• CITIZENSHIP CASES CITIZENSHIP CO VS. House of Representatives Electoral Tribunal Facts: The petitioners come to this Court asking for the setting aside and reversal of a decision of the House of Representatives Electoral Tribunal (HRET). The petitioners filed election protests against the private respondent premised on the following grounds: 1)Jose Ong, Jr. is not a natural born citizen of the Philippines; and 2)Jose Ong, Jr. is not a resident of the second district of Northern Samar. The HRET in its decision dated November 6, 1989, found for the private respondent. A motion for reconsideration was filed by the petitioners on November 12, 1989. This was, however, denied by the HRET in its resolution dated February 22, 1989. Issue: WON Jose Ong, Jr. is a natural born citizen of the Philippines. Held: Yes. Petitions are dismissed.
    • CITIZENSHIP CASES CITIZENSHIP YU vs. DEFENSOR-SANTIAGO FACTS: Petitioner Yu was originally issued a Portuguese passport in 1971. On February 10, 1978, he was naturalized as a Philippine citizen. Despite his naturalization, he applied for and was issued Portuguese Passport by the Consular Section of the Portuguese Embassy in Tokyo on July 21, 1981. Said Consular Office certifies that his Portuguese passport expired on 20 July 1986. He also declared his nationality as Portuguese in commercial documents he signed, specifically, the Companies registry of Tai Shun Estate Ltd. filed in Hongkong sometime in April 1980. ISSUE: Whether or not petitioner‟s acts constitute renunciation of his Philippine citizenship HELD: Express renunciation was held to mean a renunciation that is made known distinctly and explicitly and not left to inference or implication. Petitioner, with full knowledge, and legal capacity, after having renounced Portuguese citizenship upon naturalization as a Philippine citizen resumed or reacquired his prior status as a Portuguese citizen, applied for a renewal of his Portuguese passport and represented himself as such in official documents even after he had become a naturalized Philippine citizen.
    • CITIZENSHIP CASES CITIZENSHIP FRIVALDO vs COMELEC FACTS: Private respondent questioned petitioner governor‟s candidacy and election for being null and void ab initio due to his alienage. Petitioner governor contends that his active participation in the elections had divested him of American citizenship under the laws of the US, and restored him of his Philippine citizenship. ISSUE: Whether or not the filing of a certificate of candidacy by a naturalized American effectively recovers his Philippine citizenship. HELD: No, Philippine citizenship previously disowned is not that cheaply recovered. Citizenship once lost may be reacquired either by naturalization or repatriation or by direct grant by law (CA 63) which was not invoked by the petitioner.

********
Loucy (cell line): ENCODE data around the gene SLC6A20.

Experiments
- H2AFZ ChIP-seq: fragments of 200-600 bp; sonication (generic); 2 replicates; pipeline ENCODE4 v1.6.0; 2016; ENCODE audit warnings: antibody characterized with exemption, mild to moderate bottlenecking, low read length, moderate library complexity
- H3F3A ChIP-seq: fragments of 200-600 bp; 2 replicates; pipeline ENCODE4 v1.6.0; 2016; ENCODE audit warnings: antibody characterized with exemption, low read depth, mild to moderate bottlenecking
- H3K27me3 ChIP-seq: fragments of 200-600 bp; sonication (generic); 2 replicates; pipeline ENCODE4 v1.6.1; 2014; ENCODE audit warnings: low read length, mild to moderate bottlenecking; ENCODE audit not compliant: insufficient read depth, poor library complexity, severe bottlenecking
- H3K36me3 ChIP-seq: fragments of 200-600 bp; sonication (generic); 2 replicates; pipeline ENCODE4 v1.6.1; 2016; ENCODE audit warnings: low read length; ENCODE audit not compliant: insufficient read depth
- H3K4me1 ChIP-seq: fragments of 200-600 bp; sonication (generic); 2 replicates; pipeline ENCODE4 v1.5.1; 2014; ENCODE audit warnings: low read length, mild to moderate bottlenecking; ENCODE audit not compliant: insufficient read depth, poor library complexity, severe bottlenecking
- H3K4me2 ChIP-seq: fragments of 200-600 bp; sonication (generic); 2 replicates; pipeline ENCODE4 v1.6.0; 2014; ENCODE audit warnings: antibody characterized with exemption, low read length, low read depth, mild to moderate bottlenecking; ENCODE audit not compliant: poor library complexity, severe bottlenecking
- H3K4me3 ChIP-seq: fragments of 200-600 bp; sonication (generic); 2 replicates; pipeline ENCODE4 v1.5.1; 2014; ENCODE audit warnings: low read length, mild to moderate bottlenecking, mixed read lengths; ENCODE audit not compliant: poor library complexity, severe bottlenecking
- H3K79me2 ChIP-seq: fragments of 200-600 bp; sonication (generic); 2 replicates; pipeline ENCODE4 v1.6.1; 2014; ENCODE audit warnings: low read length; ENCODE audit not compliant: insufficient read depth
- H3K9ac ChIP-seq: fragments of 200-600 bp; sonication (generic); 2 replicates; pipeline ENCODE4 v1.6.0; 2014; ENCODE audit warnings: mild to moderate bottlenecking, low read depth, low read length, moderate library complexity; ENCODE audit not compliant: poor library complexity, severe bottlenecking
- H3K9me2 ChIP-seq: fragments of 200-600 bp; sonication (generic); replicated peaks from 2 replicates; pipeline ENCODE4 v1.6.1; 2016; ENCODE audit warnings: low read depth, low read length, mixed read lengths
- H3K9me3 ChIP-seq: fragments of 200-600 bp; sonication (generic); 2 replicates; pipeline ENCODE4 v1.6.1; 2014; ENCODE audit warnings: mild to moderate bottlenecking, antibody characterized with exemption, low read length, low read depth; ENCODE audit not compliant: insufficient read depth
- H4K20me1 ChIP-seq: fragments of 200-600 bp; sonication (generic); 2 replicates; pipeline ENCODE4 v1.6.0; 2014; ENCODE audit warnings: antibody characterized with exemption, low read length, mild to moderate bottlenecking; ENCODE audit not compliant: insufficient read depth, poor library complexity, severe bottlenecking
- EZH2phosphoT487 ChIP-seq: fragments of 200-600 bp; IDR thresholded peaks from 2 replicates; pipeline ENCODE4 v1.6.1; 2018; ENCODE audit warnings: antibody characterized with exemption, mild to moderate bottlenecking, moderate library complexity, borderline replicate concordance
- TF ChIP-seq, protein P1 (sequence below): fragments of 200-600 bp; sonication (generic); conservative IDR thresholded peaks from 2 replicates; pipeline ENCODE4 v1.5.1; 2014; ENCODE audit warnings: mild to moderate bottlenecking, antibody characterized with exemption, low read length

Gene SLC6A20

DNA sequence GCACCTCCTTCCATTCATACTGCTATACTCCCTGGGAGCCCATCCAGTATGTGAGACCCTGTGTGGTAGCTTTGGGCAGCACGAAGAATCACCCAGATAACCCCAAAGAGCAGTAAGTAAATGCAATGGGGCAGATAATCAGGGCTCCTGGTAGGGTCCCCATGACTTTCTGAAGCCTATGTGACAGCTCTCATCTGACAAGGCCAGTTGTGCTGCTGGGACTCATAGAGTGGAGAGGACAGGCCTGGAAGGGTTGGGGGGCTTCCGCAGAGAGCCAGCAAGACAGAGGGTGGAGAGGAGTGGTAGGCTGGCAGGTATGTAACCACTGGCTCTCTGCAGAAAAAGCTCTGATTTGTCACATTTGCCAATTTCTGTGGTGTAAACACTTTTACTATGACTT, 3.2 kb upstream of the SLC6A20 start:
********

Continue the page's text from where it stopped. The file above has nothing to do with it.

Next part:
• CITIZENSHIP CASES CITIZENSHIP REPUBLIC of the PHILIPPINES vs. JUDGE DE LA ROSA FACTS: This is a petition for certiorari under Rule 45 of the Revised Rules of Court in relation to R.A. No. 5440 and Section 25 of the Interim Rules, filed by the Republic of the Philippines: (1) to annul the Decision of the Regional Trial Court, Branch 28, Manila, which re-admitted private respondent as a Filipino citizen under the Revised Naturalization Law (C.A. No. 63 as amended by C.A. No. 473); and (2) to nullify the oath of allegiance taken by private respondent on February 27, 1992. On February 27, respondent Judge rendered the assailed Decision and held that Petitioner JUAN G. FRIVALDO, is re-admitted as a citizen of the Republic of the Philippines by naturalization, thereby vesting upon him, all the rights and privileges of a natural born Filipino citizen. ISSUE: Whether or not the petitioner was duly re-admitted to his citizenship as Filipino. HELD: No. The supreme court ruled that Private respondent is declared NOT a citizen of the Philippines and therefore disqualified from continuing to serve as governor of the Province of Sorsogon. He is ordered to vacate his office and to surrender the same to the Vice-Governor of the Province of Sorsogon once this decision becomes final and executory.
    • CITIZENSHIP CASES CITIZENSHIP LABO vs COMELEC Facts: Petitioner Ramon Labo, elected mayor of Baguio City was questioned on his citizenship. He was married in the Philippines to an Australian citizen. The marriage was declared void in the Australian Federal Court in Sydney on the ground that the marriage had been bigamous. According to Australian records, Labo is still an Australian citizen. Issue: Whether or not Petitioner Labo is a citizen of the Philippines. Held: The petitioner‟s contention that his marriage to an Australian national in 1976 did not automatically divest him of Philippine citizenship is irrelevant. There is no claim or finding that he automatically ceased to be a Filipino because of that marriage. He became a citizen of Australia because he was naturalized as such through a formal and positive process, simplified in his case because he was married to an Australian citizen. As a condition for such naturalization, he formally took the Oath of Allegiance and/or made the Affirmation of Allegiance, renouncing all other allegiance. It does not appear in the record, nor does the petitioner claim, that he has reacquired Philippine citizenship.